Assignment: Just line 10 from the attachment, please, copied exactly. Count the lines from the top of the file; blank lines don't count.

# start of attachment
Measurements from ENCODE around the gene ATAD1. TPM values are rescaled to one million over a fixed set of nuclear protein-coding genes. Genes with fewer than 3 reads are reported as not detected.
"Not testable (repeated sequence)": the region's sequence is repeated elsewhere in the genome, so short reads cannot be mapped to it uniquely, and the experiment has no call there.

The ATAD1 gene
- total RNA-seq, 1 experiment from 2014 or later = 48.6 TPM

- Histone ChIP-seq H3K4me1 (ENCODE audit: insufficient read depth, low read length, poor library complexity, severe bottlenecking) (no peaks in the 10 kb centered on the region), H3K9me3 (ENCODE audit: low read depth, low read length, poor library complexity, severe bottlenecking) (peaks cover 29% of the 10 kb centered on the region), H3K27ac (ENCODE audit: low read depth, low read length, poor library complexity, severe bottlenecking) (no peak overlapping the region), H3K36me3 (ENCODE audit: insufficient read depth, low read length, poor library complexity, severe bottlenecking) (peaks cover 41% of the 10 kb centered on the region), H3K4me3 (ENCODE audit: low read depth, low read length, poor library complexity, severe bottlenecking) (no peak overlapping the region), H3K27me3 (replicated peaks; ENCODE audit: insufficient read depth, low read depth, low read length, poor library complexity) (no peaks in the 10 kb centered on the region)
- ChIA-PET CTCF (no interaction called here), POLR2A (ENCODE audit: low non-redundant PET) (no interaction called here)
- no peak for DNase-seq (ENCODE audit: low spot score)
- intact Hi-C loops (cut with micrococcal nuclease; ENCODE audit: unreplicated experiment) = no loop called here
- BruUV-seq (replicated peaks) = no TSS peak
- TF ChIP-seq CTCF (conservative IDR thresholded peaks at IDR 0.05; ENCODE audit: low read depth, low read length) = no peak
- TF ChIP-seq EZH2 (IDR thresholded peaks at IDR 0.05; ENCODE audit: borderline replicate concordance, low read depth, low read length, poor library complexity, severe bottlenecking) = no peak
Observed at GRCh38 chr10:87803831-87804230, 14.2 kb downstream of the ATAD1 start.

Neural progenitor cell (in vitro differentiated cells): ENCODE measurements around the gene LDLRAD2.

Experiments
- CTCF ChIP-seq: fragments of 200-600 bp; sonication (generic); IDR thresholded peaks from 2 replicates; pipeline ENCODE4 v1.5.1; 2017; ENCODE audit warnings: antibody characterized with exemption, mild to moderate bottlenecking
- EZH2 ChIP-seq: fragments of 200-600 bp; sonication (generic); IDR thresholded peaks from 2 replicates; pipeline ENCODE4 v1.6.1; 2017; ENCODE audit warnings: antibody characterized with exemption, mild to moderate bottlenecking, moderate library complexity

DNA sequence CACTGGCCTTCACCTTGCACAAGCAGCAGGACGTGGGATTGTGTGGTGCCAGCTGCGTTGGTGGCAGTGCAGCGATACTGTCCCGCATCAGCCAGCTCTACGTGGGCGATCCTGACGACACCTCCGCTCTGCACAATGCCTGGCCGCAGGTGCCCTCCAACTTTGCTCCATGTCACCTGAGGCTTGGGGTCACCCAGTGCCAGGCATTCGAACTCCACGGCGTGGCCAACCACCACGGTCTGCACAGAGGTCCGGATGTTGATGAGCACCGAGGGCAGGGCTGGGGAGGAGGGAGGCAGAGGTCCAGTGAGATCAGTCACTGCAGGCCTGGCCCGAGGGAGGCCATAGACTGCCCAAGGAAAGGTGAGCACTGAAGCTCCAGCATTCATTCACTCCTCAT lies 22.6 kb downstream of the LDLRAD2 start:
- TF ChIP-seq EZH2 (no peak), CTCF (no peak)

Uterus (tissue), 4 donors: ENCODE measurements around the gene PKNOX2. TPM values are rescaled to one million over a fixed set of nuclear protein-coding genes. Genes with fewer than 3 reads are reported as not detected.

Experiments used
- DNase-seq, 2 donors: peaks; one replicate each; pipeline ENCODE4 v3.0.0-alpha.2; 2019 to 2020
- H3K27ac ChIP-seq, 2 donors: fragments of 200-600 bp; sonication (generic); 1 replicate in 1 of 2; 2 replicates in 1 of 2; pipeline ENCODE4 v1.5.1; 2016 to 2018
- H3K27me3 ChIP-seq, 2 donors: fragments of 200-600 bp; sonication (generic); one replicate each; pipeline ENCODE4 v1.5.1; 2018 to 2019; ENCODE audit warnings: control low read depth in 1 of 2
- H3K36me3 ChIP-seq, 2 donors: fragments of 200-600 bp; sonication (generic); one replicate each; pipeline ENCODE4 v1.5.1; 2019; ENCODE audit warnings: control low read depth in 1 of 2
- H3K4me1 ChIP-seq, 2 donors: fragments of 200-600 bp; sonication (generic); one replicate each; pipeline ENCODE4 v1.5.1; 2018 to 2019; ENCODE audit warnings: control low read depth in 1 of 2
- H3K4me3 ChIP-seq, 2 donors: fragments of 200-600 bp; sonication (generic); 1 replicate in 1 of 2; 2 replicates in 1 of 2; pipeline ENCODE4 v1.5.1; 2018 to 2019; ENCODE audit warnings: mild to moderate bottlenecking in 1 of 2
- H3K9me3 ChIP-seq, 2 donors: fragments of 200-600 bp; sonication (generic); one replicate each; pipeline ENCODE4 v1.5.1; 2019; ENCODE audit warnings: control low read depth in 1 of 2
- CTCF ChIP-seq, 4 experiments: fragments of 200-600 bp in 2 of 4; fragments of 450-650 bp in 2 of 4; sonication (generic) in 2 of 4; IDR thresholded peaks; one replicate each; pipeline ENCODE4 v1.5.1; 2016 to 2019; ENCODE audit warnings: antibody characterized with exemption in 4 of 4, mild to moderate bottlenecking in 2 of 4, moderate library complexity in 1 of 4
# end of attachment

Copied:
- TF ChIP-seq CTCF (conservative IDR thresholded peaks at IDR 0.05; ENCODE audit: low read depth, low read length) = no peak